Paper and plastics packaging company Mpact on Tuesday launched a R46-million liquid packaging plant at its Springs mill, in Ekurhuleni.
The plant will recycle 25 000 t/y of liquid packaging products, which have so far seen limited beneficiation in South Africa.
Delivering the keynote address, Environmental Affairs Minister Dr Edna Molewa said the mill was in line with the National Development Plan’s aim to find alternative and innovative ways to convert waste into valuable resources.
“We want South Africa to become a zero waste-to-landfill society without strangling industry. We want to create jobs and establish small, medium-sized and microenterprises, which is key to growing South Africa’s economy,” she said.
She added that it was important to find innovative technological solutions that could be implemented in the local recycling industry and also be exported to other countries on the continent.
“South Africa is managing its waste better than most other countries on the continent,” she pointed out, adding that diverting waste from landfill sites was laudable. She also called on other companies in the packaging industry to follow suit.
“We need to work together, not only in ensuring that waste is managed in an environmentally sound manner, but also by working towards a sound materials-cycle society.”
Molewa added that the recycling of waste remained a significant part of the manufacturing sector.
“It is important to work together towards ensuring that the waste material finds its way back into the manufacturing chain so as to advance our commitment to a circular economy and employment creation interventions, particularly within the green economy space,” she noted.
Mpact CEO Bruce Strong, meanwhile, highlighted that paper recycling rates in South Africa were ahead of global recovery rates and comparable to that of developed countries.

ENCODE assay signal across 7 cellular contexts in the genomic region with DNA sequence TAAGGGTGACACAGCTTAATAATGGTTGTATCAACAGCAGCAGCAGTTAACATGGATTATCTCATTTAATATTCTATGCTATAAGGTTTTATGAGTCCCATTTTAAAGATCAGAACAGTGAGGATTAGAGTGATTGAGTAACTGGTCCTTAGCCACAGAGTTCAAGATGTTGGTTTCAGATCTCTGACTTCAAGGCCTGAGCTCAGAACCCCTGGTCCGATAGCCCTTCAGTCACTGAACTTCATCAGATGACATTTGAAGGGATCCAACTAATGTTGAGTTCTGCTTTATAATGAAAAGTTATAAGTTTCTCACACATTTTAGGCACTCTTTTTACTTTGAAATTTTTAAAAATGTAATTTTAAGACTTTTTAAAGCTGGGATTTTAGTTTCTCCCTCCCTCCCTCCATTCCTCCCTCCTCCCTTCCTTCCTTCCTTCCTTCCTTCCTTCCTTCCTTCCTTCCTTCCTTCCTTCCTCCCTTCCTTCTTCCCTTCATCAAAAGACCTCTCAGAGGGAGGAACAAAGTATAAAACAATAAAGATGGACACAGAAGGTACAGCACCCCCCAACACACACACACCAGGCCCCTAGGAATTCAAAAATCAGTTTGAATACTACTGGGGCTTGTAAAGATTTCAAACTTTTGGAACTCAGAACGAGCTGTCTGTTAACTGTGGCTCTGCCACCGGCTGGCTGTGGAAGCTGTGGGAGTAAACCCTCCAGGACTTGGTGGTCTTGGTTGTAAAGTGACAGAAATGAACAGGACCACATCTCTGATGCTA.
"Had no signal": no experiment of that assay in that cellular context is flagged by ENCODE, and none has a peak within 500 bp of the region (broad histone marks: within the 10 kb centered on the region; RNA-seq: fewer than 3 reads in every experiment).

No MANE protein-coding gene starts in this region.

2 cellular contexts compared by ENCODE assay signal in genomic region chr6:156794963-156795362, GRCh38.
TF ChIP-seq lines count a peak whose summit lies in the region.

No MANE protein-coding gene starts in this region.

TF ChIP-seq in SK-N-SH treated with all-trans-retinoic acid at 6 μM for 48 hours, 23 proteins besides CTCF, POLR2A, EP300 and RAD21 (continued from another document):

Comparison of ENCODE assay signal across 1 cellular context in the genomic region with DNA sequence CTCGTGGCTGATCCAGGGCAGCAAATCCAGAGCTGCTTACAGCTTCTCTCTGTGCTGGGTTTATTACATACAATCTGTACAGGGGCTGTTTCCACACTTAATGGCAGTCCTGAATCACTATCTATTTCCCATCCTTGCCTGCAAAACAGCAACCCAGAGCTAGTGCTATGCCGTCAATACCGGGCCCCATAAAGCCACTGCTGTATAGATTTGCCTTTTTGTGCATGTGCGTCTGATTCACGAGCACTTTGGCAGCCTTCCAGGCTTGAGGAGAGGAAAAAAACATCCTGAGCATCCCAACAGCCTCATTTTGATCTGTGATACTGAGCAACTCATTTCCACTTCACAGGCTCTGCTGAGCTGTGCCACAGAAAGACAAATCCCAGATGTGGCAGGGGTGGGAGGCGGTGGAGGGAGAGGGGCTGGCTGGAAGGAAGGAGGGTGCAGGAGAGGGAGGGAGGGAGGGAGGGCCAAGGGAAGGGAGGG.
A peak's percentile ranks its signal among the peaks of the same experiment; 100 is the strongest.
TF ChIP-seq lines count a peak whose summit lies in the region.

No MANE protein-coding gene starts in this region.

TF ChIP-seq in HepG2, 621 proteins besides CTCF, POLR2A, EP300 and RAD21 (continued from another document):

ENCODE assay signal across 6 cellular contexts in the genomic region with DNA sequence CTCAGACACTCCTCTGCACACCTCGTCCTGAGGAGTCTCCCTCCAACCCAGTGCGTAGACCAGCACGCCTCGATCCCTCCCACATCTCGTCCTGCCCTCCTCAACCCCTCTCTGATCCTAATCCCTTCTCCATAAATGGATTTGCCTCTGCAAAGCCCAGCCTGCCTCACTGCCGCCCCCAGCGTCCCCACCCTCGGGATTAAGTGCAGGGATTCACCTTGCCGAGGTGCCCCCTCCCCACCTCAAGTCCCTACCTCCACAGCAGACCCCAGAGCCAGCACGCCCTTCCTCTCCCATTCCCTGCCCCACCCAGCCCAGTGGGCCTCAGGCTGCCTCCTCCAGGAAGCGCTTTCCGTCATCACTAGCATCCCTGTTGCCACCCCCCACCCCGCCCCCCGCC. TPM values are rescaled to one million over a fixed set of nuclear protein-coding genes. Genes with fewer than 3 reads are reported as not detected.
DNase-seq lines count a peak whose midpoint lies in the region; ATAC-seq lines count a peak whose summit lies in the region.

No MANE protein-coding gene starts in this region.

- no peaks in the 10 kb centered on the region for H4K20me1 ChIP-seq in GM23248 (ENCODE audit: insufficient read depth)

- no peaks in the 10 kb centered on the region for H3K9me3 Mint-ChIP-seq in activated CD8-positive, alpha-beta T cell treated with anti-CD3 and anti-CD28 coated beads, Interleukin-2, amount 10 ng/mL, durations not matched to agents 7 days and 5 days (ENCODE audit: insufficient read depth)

“The key to this level of recycling is the demand for recycled products from paper manufacturers. In Mpact’s case, this comes through innovative projects and investments, such as the liquid packaging recycling plant being unveiled today,” he said.
Strong pointed out that the recovery rate of all paper grades available for recycling in South Africa was 68% in 2016, representing 1.4-million tons of 2-million tons of paper; however, when it came to paper packaging grades, this figure was estimated to be in excess of 80%.
With traditional sources of recovered paper in South Africa in short supply, mainly owing to increased demand from paper manufacturers locally and abroad, he added that the recovered paper from the liquid packaging products at the Springs mill would provide Mpact with an alternative source of high-quality recycled fibre, which was currently being landfilled.
“Other than sustained demand, cost-effective collection and the aggregation of recyclables for beneficiation is critical in maintaining high levels of recycling. This is best achieved through public–private partnerships and real interventions on the ground,” Strong added.
Meanwhile, packaging company Tetra Pak Middle East and Africa sustainability director Rodney Reynders told Engineering News Online that Mpact’s new recycling facility was a highly engineered solution for disassembling beverage cartons and extracting paper fibres.
“The mill can efficiently reuse the fibre to create many other products such as corrugated cardboard boxes to point-of-sale material,” he said.
He noted that the mill, which uses technology developed by Tetra Pak engineers, would contribute to increasing recycling rates in South Africa.
Reynders added that Tetra Pak was also developing solutions for recycling the remaining polyalu (layers of polyethylene and aluminium) component of the beverage carton.
“Today, we recycle 16% of liquid board packaging in South Africa. Although recycling used beverage carton packs already started in South Africa a few years ago, the partnership announced today enormously stimulates that process,” he said.